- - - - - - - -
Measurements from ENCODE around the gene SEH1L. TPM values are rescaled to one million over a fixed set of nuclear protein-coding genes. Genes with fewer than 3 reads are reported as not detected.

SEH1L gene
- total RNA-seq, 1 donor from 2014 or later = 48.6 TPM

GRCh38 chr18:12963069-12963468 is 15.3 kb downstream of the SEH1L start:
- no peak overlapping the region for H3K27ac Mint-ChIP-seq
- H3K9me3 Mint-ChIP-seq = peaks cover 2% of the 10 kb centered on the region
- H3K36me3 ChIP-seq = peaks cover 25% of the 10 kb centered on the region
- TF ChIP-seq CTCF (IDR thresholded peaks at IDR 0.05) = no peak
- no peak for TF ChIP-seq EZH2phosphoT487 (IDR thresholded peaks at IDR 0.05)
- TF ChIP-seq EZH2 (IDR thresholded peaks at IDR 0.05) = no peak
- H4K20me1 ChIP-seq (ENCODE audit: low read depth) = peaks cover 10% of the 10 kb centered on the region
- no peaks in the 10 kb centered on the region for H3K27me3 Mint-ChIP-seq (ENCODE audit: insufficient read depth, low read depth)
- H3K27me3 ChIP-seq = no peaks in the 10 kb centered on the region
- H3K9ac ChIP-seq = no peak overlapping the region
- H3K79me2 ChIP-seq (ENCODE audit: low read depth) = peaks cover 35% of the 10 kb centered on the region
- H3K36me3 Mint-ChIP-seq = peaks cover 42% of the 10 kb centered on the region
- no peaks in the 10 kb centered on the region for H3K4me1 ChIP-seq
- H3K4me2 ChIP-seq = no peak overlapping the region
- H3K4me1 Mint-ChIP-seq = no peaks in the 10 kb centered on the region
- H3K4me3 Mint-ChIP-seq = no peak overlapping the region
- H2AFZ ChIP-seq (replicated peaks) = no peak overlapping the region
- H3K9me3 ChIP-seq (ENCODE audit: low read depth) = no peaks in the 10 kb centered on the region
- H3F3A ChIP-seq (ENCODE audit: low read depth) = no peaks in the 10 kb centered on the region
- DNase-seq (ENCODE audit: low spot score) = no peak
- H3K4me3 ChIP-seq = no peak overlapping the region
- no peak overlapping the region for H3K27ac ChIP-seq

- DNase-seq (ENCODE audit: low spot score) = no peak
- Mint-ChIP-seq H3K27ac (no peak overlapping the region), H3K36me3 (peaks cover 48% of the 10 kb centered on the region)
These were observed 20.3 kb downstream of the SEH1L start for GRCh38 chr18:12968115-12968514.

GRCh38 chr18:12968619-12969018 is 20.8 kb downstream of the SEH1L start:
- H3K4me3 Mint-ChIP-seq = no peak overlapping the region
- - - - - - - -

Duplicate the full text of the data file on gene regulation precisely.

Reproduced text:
Measurements from ENCODE around the gene SEH1L. TPM values are rescaled to one million over a fixed set of nuclear protein-coding genes. Genes with fewer than 3 reads are reported as not detected.

SEH1L gene
- total RNA-seq, 1 donor from 2014 or later = 48.6 TPM

GRCh38 chr18:12963069-12963468 is 15.3 kb downstream of the SEH1L start:
- no peak overlapping the region for H3K27ac Mint-ChIP-seq
- H3K9me3 Mint-ChIP-seq = peaks cover 2% of the 10 kb centered on the region
- H3K36me3 ChIP-seq = peaks cover 25% of the 10 kb centered on the region
- TF ChIP-seq CTCF (IDR thresholded peaks at IDR 0.05) = no peak
- no peak for TF ChIP-seq EZH2phosphoT487 (IDR thresholded peaks at IDR 0.05)
- TF ChIP-seq EZH2 (IDR thresholded peaks at IDR 0.05) = no peak
- H4K20me1 ChIP-seq (ENCODE audit: low read depth) = peaks cover 10% of the 10 kb centered on the region
- no peaks in the 10 kb centered on the region for H3K27me3 Mint-ChIP-seq (ENCODE audit: insufficient read depth, low read depth)
- H3K27me3 ChIP-seq = no peaks in the 10 kb centered on the region
- H3K9ac ChIP-seq = no peak overlapping the region
- H3K79me2 ChIP-seq (ENCODE audit: low read depth) = peaks cover 35% of the 10 kb centered on the region
- H3K36me3 Mint-ChIP-seq = peaks cover 42% of the 10 kb centered on the region
- no peaks in the 10 kb centered on the region for H3K4me1 ChIP-seq
- H3K4me2 ChIP-seq = no peak overlapping the region
- H3K4me1 Mint-ChIP-seq = no peaks in the 10 kb centered on the region
- H3K4me3 Mint-ChIP-seq = no peak overlapping the region
- H2AFZ ChIP-seq (replicated peaks) = no peak overlapping the region
- H3K9me3 ChIP-seq (ENCODE audit: low read depth) = no peaks in the 10 kb centered on the region
- H3F3A ChIP-seq (ENCODE audit: low read depth) = no peaks in the 10 kb centered on the region
- DNase-seq (ENCODE audit: low spot score) = no peak
- H3K4me3 ChIP-seq = no peak overlapping the region
- no peak overlapping the region for H3K27ac ChIP-seq

- DNase-seq (ENCODE audit: low spot score) = no peak
- Mint-ChIP-seq H3K27ac (no peak overlapping the region), H3K36me3 (peaks cover 48% of the 10 kb centered on the region)
These were observed 20.3 kb downstream of the SEH1L start for GRCh38 chr18:12968115-12968514.

GRCh38 chr18:12968619-12969018 is 20.8 kb downstream of the SEH1L start:
- H3K4me3 Mint-ChIP-seq = no peak overlapping the region